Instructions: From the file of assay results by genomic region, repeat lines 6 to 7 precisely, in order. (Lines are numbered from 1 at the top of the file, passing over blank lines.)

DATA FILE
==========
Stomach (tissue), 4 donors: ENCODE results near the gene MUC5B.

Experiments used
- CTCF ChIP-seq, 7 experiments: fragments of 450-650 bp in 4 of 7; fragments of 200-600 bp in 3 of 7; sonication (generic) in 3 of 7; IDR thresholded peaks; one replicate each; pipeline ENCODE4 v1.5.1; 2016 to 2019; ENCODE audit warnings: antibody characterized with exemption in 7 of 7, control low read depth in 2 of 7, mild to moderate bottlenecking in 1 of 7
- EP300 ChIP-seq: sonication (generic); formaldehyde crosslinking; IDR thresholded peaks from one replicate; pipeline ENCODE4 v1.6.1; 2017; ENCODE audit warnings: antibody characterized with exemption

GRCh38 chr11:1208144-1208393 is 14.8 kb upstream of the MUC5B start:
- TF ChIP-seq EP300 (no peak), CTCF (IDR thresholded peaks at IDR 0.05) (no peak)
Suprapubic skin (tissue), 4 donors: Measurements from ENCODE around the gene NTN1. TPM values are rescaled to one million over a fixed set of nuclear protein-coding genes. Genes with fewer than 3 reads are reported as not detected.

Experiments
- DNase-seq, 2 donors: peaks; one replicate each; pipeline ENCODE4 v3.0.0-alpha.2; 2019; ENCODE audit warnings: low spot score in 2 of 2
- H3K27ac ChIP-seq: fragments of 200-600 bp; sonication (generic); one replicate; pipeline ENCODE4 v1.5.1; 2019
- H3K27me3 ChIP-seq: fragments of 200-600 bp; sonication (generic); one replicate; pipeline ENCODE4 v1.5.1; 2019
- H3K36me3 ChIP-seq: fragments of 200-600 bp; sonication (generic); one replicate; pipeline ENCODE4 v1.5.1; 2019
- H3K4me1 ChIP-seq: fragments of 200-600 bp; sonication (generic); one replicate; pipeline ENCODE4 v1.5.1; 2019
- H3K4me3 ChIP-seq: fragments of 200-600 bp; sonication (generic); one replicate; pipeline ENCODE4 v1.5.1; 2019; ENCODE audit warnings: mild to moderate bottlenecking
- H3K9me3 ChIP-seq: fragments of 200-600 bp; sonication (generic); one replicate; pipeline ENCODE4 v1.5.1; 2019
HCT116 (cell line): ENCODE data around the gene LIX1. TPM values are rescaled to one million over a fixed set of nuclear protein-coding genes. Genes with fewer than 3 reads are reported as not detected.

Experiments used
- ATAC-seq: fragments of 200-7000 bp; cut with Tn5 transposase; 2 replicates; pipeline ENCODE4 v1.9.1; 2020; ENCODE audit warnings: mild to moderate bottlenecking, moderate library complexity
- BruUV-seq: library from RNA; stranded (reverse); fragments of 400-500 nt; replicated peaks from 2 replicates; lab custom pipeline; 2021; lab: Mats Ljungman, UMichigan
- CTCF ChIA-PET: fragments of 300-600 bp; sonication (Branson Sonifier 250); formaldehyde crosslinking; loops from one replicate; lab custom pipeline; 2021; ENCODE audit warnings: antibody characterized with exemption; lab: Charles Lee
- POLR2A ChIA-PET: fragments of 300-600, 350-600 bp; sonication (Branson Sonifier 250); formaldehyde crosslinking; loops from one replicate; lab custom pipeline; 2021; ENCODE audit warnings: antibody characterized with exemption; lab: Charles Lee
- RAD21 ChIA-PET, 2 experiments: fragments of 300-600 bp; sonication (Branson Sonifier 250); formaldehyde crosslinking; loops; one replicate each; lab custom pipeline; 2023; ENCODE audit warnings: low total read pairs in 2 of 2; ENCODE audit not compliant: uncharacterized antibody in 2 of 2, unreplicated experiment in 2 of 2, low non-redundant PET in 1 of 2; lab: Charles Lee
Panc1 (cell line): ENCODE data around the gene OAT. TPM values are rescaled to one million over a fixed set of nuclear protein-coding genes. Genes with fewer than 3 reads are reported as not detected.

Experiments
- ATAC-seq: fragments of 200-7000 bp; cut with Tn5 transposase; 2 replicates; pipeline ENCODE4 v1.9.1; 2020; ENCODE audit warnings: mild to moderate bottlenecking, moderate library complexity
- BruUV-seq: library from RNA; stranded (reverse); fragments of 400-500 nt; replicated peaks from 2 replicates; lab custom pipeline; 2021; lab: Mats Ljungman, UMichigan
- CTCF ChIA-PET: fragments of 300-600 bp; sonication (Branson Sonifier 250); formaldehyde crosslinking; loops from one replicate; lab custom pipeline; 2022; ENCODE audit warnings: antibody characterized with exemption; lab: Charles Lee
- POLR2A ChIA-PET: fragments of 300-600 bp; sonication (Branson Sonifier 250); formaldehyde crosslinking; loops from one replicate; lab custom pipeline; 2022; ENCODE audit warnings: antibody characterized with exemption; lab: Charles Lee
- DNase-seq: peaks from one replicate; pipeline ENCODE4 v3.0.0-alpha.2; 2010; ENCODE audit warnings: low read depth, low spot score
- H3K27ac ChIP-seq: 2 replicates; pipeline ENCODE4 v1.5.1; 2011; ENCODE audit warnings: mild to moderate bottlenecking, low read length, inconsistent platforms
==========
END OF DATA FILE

- TF ChIP-seq EP300 (no peak), CTCF (IDR thresholded peaks at IDR 0.05) (no peak)
Suprapubic skin (tissue), 4 donors: Measurements from ENCODE around the gene NTN1. TPM values are rescaled to one million over a fixed set of nuclear protein-coding genes. Genes with fewer than 3 reads are reported as not detected.